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Dec December

In Their Own Words

December 12, 1737

Stephens Met with a Malcontent

William Stephens, in his position of leadership in colonial Georgia, strove to reconcile with some of the Malcontents - the group opposed to the Trustees’ regulations in Georgia. In his journal on this day he recorded a meeting with one of them - and actually used the word “malecontent” to describe the group”

“…Upon some Conver- sation, with Mr. Robert Williams, I was glad to find him discourse with much better Temper than I had observed formerly, relating to the Tenure of Lands, and the great Discouragements complained of by him, and some others, mostly Scotchmen, who (as I have before noted) intend to represent their Case to the Trustees. These may truly enough on this Head only be deemed Malecontents, be- ing continually infusing into Peoples Heads bad Notions of the Precariousness of their Tenure, and going so far as to term it a Slavery under the Trustees, who probably would take Possession in Time of the Fruits of their Labour, in case they were ever able to bring their Lands to any Perfection, after throwing away the best of their Substance in the Way they now went. As I never heard such Speeches without Indignation, so I always took upon me to rebuke them freely. Otherwise (to do them Justice) they expressed an Abhorrence of the civil Dis cord in the Town, and openly, on all Occasions, took Part with the Magistrates, in Opposition to any Sedition. At this Conference Mr. Williams told me very frankly, that notwithstanding what his Brother and othher Friends had wrote, which greatly shock’d him, and had almost made him resolve to leave all, and quit the Province; yet he had fully considered of it now, and was determined with himself to try one Year more, and run all Hazards, still hoping the Trustees would take it into Considera- tion, and relieve them by some Means or other, before they had lost all. Then he talk’d warmly of the great Desire he had to see the colony flourish, and that no Man should go greater Lengths, or run greater Risks in promoting it, provided he could have any rational View of Success; with Abundance more to the same Purpose; and a few Negroes was always at the End of it. I said as much as was proper for me, assuring him in general Terms, that the Trustees had it undoubtedly much at Heart, to encourage all such especially as went on in good Earnest with Improvements; and I did not doubt but a little Time would show it in some Shape or other, as they thought best. So he left me in good Humour.”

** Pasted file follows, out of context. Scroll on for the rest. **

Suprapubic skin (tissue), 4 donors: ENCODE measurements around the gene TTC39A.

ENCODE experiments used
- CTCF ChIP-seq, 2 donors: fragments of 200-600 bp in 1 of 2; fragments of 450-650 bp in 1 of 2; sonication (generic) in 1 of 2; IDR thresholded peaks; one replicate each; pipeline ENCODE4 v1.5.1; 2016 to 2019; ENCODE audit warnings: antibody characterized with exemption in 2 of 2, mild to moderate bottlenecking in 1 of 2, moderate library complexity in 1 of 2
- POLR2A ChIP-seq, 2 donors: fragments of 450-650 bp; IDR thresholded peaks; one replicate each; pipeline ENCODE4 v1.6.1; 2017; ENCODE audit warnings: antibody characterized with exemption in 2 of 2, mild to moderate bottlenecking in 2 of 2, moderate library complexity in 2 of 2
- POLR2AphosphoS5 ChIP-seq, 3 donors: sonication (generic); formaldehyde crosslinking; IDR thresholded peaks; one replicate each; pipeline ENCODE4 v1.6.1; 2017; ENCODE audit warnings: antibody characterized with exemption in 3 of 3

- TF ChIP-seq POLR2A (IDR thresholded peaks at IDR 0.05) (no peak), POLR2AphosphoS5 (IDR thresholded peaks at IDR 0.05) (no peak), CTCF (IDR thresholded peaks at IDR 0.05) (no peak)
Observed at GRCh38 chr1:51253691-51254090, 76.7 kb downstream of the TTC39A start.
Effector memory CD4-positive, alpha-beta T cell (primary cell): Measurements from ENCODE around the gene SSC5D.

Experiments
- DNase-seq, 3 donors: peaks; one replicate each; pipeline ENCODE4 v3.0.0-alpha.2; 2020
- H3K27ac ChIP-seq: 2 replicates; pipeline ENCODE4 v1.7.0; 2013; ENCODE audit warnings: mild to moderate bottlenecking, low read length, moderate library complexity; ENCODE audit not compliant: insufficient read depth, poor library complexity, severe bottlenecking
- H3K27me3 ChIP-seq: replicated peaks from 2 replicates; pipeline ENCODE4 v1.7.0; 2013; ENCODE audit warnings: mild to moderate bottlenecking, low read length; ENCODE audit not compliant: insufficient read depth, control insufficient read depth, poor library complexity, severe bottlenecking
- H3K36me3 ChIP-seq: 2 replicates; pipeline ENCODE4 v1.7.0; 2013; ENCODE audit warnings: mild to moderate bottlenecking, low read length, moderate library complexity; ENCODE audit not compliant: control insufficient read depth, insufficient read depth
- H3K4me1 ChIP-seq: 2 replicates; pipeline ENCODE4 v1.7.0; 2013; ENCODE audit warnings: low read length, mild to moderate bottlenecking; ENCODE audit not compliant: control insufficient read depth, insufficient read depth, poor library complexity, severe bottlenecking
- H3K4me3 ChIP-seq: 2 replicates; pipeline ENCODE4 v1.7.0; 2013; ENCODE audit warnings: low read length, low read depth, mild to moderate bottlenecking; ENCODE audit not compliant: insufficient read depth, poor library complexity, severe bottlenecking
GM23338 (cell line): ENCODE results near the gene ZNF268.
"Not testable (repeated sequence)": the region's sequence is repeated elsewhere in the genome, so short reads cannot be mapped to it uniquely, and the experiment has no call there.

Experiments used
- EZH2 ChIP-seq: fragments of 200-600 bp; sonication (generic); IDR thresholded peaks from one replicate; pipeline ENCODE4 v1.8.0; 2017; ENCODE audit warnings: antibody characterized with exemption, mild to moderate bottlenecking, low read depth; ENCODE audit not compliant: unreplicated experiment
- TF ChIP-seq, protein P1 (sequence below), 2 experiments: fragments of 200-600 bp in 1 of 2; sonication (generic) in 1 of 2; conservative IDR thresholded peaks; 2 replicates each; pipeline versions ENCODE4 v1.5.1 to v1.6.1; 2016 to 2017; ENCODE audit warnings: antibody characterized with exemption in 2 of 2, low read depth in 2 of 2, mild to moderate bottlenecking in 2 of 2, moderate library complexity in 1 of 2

Source: Allen D. Candler, ed. The Colonial Records of the State of Georgia, Vol. IV, Stephens’ Journal 1737-1740, Atlanta, GA, 1906, pp. 48-49.